Osborne did not mention the superfast broadband programme in his speech, but the government will be allocating up to £10m to support its rollout in the South West, slated to start in April 2016.
The fund will require local projects to bid for financial support, and priority will be given to those that aim to deliver ultrafast broadband speeds of 100Mbps.
The government did not say how it will deliver tax reforms for small businesses or bolster the development of startups, but the chancellor mentioned the need to release London's economic grip on the UK and build up business in the north of Britain.
Osbourne championed the concept of the ‘Northern Powerhouse' and other areas outside the capital that are seeing a growth in new businesses. These include Tech North and the growing technology clusters in Bournemouth and Liverpool.
Larger companies, including UK technology firms, can look forward to corporation tax relief as rates will drop from 20 percent to 19 percent in 2017 and to 18 percent in 2020.
Osborne said that "Britain needs to raise its game" when it comes to skills, and that the government will introduce an unspecified apprenticeship levy on large enterprises to create three million apprenticeships for young people.
The UK is home to many large technology enterprises, and it would not be surprising if such corporations were among the first to be required to provide apprenticeships that address the UK's digital skills gap.
The government also appears to be taking a hard line on filling the skills gap, outlining ambitions to push unemployed people under the age of 21 into education or apprenticeships from the first day of their benefits claim.
Downing Street will doubtless expect the technology industry to be a core provider of such apprenticeships and the work opportunities into which it wants to channel young people.
The Budget said that the government will invest £23m in a further six Next Generation Digital Economy Centres in London, Bath, Newcastle, Nottingham, Swansea and York.
The centres will be created with support from regional councils and local small and medium sized businesses.
"These centres will exploit opportunities across sectors of the digital economy, including the creative industries, finance, healthcare and education," the Treasury said.
Overall, the Budget is still relatively slim on technology investments and initiatives. However, more are expected to surface in the government's Productivity Plan led by Treasury minister Lord O'Neill.
In the meantime, the technology industry is left sitting on tenterhooks, waiting for the government to confirm or renege on its manifesto promises.
19 May 2015
As the dust settled after the General Election and a Conservative-led government emerged victorious from the fray, everyone clamoured to air their views on the result.
Political correspondents fired perspectives into newspapers and across the airwaves, while keyboard warriors leaped to social media to chew over the impact that the Tories will have in the next five years.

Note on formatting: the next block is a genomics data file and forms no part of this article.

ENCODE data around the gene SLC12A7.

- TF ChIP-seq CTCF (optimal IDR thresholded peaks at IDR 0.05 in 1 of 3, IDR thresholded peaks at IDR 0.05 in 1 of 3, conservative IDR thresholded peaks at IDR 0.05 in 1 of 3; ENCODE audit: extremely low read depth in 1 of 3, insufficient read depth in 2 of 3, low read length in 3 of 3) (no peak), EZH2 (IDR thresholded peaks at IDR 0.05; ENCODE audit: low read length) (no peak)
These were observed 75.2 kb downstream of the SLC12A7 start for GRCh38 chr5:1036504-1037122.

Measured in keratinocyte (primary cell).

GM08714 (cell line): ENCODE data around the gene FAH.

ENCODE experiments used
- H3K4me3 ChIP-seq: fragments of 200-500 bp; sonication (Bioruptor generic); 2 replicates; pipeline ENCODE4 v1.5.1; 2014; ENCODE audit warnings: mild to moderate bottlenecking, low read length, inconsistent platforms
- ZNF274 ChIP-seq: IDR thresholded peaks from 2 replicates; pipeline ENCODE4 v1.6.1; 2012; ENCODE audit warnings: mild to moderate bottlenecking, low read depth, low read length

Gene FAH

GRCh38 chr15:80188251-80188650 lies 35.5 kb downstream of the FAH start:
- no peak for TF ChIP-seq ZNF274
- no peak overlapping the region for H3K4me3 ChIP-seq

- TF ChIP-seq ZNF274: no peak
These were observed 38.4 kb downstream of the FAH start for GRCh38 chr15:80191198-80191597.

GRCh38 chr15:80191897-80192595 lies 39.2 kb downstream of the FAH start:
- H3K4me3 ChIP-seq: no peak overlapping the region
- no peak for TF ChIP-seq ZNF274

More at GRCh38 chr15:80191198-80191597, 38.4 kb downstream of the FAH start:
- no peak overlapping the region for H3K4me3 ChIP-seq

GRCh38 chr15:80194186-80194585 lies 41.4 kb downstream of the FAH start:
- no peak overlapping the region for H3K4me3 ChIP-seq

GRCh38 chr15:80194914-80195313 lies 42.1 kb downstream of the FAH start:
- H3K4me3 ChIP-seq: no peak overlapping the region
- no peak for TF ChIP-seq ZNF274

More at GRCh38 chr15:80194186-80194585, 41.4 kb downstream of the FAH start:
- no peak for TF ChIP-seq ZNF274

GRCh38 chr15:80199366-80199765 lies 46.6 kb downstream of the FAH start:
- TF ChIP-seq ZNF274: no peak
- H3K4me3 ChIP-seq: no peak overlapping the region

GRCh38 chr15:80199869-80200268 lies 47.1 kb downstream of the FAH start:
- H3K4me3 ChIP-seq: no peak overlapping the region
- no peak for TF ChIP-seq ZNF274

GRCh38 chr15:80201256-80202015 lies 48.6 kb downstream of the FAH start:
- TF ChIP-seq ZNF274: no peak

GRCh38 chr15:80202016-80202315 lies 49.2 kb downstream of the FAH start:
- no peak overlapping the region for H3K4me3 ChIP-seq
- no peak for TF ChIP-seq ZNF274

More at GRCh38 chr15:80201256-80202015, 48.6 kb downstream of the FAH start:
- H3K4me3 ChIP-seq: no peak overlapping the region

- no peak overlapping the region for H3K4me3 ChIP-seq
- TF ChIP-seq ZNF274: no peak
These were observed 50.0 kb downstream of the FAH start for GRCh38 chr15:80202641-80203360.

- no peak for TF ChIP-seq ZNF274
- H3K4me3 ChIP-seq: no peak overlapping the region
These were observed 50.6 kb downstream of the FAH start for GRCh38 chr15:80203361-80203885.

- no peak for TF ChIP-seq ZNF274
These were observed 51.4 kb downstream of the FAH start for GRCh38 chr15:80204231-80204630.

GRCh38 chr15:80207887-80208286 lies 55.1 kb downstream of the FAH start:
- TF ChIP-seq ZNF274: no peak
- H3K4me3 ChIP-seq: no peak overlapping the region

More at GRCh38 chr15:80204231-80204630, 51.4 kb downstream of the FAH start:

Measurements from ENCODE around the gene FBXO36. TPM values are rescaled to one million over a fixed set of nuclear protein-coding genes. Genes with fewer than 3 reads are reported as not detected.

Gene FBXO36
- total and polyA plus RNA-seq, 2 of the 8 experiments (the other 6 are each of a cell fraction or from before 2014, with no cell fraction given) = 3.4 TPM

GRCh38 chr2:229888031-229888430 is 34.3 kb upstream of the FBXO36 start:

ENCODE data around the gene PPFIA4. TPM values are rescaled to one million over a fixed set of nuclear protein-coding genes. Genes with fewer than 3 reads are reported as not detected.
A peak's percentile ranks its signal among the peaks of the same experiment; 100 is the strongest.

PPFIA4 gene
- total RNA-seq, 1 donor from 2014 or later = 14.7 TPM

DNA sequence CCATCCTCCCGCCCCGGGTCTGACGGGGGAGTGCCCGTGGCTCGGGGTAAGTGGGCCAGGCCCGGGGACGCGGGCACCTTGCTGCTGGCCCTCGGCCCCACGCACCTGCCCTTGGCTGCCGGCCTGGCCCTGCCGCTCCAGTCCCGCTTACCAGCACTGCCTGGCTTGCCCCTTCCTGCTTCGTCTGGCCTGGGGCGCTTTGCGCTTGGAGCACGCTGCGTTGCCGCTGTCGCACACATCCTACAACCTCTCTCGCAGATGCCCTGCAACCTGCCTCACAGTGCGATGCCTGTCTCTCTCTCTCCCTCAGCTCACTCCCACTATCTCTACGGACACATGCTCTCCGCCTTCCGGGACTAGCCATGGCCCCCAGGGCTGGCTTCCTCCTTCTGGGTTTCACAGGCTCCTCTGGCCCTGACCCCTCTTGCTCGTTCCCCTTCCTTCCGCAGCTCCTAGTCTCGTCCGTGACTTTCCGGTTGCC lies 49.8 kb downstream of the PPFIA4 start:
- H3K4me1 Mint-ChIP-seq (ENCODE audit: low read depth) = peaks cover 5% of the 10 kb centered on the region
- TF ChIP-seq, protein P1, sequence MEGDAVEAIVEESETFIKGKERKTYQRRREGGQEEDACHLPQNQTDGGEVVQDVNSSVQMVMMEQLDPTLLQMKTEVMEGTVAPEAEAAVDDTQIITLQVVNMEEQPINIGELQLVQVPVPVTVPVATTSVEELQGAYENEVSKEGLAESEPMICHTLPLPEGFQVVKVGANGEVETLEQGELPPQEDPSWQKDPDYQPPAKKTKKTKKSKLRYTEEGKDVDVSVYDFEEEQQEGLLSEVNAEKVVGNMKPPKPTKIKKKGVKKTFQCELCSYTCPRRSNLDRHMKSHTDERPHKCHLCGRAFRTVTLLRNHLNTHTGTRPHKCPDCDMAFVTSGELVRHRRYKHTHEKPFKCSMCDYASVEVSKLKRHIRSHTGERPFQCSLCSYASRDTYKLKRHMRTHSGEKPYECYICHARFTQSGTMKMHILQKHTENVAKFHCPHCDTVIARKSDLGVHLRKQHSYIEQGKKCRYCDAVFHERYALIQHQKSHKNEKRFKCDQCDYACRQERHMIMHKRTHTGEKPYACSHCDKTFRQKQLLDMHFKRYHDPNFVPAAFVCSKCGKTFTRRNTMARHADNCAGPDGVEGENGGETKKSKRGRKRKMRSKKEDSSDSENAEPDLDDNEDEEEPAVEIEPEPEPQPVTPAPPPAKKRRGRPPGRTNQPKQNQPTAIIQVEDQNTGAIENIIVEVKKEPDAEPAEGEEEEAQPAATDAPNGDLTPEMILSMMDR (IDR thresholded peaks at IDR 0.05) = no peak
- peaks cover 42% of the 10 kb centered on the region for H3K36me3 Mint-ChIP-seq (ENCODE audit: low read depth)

TechUK, an organisation that offers the viewpoint of some 850 UK-based technology companies, is in a prime position to give an overview of the tech industry's reaction to what many consider a surprise result.
Anthony Walker (pictured), deputy chief executive at TechUK, told V3 that the industry is pleased to see the Tories back in government, particularly with a majority that allows them to shake off the shackles of compromise imposed by sharing power with the Lib Dems.
"Talking to companies across the sector a day after the election, I think there was a sense of positivity about the fact there had been a clear election result," he said.
"We have a government with a majority in place. Also we have a government that clearly understands how business is the driver of growth in the economy, so I think the starting point is definitely a positive one.
"I think we're also seeing a lot of ambition to address some of the issues that the government couldn't address under the coalition government."
These problems include having a clear and unified approach to the data communications bill and an overall broad approach to the way technology is applied in counterterrorism operations.
Consistency was also touted by Walker as one of the positives of having the Tories back in power, as it gives the party the time and scope to deliver on initiatives such as government-as-a-platform introduced with the Lib Dems earlier this year.
"I think the most important thing for the sector is continuity, and I think that from 8 May there been a sense of: ‘Well, OK we're continuing to go forward.' I think there's a sense that if there had been a different result there might have been time for reflection and a different course," he said.
"The government will seek to continue the reforms they put into place. We've seen a lot of continuity which again I think is good. You've got ministers in place who understand their portfolios very well and how technology plays into those portfolios."
The Tories may be seen in a positive light by the technology industry, but with no Lib Dems to hold them back the government has already revived the controversial Snoopers' Charter, which could leave paranoid British citizens feeling a little queasy.